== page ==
Police support national campaign against commercial cultivation of cannabis

Dave Cestaro, of Beds Police.
Dave Cestaro, of Beds Police.

Bedfordshire Police are supporting a national initiative against those who commercially cultivate cannabis in the county.

The force is committed to tackling all illegal drugs and prioritises protecting the public by focusing on enforcement action against drug traffickers and dealers who pose the most threat.

This includes those who have and use firearms, those who use violence, those who sell to children or otherwise involve children in crime and those who also traffic in stolen goods. It also includes those criminals involved in the commercial growing of cannabis where there

are often links to slavery and violent crime.

Detective Superintendent David Cestaro, said: “The commercial cultivation of cannabis

is not only a criminal offence in its own right but it is often associated with bypassing

electricity meters and potentially lethal booby-traps, designed to stop rival criminals stealing their crops. The criminals who profit from the commercial cultivation of cannabis also often use trafficked young people, who are kept as slaves, to grow the cannabis.

“To close down cannabis factories and bring the criminals who profit from them to justice, enabling us to also seize their assets, including property and money, under the Proceeds

of Crime Act, we rely on many sources of information. This includes intelligence gathered

by police helicopters and information from electricity companies but members of the public

also have a very important part to play.

“Keeping an eye out for the signs that a cannabis factory is being run in your area and

alerting the police as soon as possible will both help protect your community from criminals

but also keep your neighbours and relatives safe from potential fire hazards.”

Here are the signs residents should be on the lookout at for:

• A strong smell of cannabis (a pungent and sickly sweet smell)

• Equipment such as lighting, ventilation and chemicals being taken into the house.

• Windows that are constantly covered or blocked out with foil or blackout blinds

• People coming and going at all hours from the property or the property is very quiet

with no sign of the occupants.

• Constant strong light, both day and night, coming through gaps in the blackout blinds.

• Constantly misted up windows as a result of condensation from the heat, light and water used to grow cannabis.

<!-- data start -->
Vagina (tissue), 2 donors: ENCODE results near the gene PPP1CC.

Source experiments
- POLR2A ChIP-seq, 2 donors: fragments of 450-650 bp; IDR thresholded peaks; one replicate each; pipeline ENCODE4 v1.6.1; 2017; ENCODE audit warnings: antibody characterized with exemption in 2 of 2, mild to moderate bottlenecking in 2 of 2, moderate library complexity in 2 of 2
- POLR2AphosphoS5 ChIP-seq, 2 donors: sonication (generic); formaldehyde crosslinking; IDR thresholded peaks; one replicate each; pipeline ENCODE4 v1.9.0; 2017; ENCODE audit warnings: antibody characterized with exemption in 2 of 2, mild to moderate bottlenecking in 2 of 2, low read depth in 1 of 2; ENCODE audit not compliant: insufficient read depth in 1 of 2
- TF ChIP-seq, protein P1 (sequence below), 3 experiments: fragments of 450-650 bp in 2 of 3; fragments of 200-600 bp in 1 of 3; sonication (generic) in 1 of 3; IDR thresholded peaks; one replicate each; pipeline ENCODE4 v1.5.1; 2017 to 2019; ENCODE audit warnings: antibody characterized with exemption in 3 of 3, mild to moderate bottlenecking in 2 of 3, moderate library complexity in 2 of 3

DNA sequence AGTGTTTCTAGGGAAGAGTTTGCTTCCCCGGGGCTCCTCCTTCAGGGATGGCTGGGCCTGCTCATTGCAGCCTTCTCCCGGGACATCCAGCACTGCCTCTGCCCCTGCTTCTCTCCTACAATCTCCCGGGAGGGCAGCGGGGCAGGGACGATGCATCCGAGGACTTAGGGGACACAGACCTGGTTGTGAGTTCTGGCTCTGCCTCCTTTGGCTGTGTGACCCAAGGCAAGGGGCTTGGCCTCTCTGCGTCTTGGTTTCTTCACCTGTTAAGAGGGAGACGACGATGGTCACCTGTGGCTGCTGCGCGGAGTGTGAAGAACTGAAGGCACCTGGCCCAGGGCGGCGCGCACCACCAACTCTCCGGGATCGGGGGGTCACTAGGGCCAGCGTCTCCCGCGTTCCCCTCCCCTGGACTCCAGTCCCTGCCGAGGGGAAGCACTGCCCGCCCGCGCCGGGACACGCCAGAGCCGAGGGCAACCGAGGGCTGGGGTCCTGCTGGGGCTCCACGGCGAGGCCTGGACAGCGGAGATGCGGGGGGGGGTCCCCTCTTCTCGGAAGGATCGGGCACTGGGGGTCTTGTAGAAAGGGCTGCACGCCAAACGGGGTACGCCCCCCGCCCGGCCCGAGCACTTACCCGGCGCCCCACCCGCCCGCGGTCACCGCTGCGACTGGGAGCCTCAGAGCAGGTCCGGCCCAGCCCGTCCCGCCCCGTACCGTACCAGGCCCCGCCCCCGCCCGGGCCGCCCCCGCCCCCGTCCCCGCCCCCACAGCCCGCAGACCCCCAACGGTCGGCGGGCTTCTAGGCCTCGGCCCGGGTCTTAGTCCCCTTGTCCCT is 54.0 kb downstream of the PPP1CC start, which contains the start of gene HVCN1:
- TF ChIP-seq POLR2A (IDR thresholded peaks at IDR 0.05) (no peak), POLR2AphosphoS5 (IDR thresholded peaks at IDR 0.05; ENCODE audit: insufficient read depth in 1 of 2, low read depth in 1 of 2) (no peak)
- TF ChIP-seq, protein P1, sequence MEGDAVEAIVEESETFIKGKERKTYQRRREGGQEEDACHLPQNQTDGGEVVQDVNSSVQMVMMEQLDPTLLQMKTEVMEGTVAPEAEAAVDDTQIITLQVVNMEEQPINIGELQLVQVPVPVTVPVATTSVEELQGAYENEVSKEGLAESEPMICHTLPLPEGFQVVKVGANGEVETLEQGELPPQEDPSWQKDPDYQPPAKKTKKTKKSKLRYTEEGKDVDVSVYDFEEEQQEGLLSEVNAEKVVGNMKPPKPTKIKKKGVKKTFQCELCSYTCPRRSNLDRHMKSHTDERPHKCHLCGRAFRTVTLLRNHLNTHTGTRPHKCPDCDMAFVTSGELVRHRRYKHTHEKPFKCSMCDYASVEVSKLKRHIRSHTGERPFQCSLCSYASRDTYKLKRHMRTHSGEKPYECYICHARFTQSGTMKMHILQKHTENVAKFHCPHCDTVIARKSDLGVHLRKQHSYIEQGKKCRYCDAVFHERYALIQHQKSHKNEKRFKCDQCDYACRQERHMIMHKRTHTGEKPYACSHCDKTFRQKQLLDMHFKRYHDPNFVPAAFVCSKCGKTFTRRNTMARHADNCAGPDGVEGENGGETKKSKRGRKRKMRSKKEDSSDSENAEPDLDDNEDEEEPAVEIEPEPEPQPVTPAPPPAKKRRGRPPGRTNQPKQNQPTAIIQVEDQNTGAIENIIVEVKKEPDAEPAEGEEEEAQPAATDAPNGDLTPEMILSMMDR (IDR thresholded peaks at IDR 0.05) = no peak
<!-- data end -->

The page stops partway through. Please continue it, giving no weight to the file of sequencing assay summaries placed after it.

• Continuous buzz of ventilation as growers try to create the ideal conditions for cannabis cultivation.

• Miscellaneous power cables resulting from bypassing the electricity meter.

Detective Superintendent Cestaro continued: “One of the frustrations often expressed by people who provide information on drugs is it doesn’t appear to produce results. This doesn’t mean the information isn’t acted on. I would reassure people that each piece of information is another part of the jigsaw that enables the police to bring to justice the criminals who profit from the commercial cultivation of cannabis, and drug trafficking, rather than just the gardener who has been coerced into working for the criminals who profit.

Gathering the evidence necessary takes time and patience, which can cause frustration for

the public who provide information, but the help of the public is vital in bringing the biggest threats to the community to justice.

“Bedfordshire Police focuses on bringing to justice those who traffic drugs and profit from the commercial cultivation of cannabis but also recognises that individuals who use these drugs, including cannabis, may need help, so the force works in partnership with Bedfordshire and Luton Drug Action Teams to offer young people, who are found in possession of cannabis, an alternative to prosecution; attending a number of sessions with a specialist young people’s drugs worker,” he added.

If you have information on potential commercial cannabis cultivation please contact Bedfordshire Police by phoning 101 or contact Crimestoppers, which is completely

independent of the police, anonymously, on 0800 555 111.

For more information on drugs go to http://www.talktofrank.com

If you or a loved one has a problem with cannabis use or any other drug help is available

by contacting:


PLAN B (for young people up to the age of 18) - 01234 344911

CAN (for adults) - 01234 352220